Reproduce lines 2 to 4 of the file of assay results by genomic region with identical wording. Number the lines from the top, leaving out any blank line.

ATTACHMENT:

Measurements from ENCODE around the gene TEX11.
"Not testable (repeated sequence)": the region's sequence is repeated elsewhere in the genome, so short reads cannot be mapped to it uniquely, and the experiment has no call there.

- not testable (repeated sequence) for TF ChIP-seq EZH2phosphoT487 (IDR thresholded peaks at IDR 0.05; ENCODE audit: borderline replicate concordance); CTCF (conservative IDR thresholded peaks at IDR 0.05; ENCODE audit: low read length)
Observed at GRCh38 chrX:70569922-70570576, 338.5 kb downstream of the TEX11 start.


"Not testable (repeated sequence)": the region's sequence is repeated elsewhere in the genome, so short reads cannot be mapped to it uniquely, and the experiment has no call there.

- not testable (repeated sequence) for TF ChIP-seq EZH2phosphoT487 (IDR thresholded peaks at IDR 0.05; ENCODE audit: borderline replicate concordance); CTCF (conservative IDR thresholded peaks at IDR 0.05; ENCODE audit: low read length)
Observed at GRCh38 chrX:70569922-70570576, 338.5 kb downstream of the TEX11 start.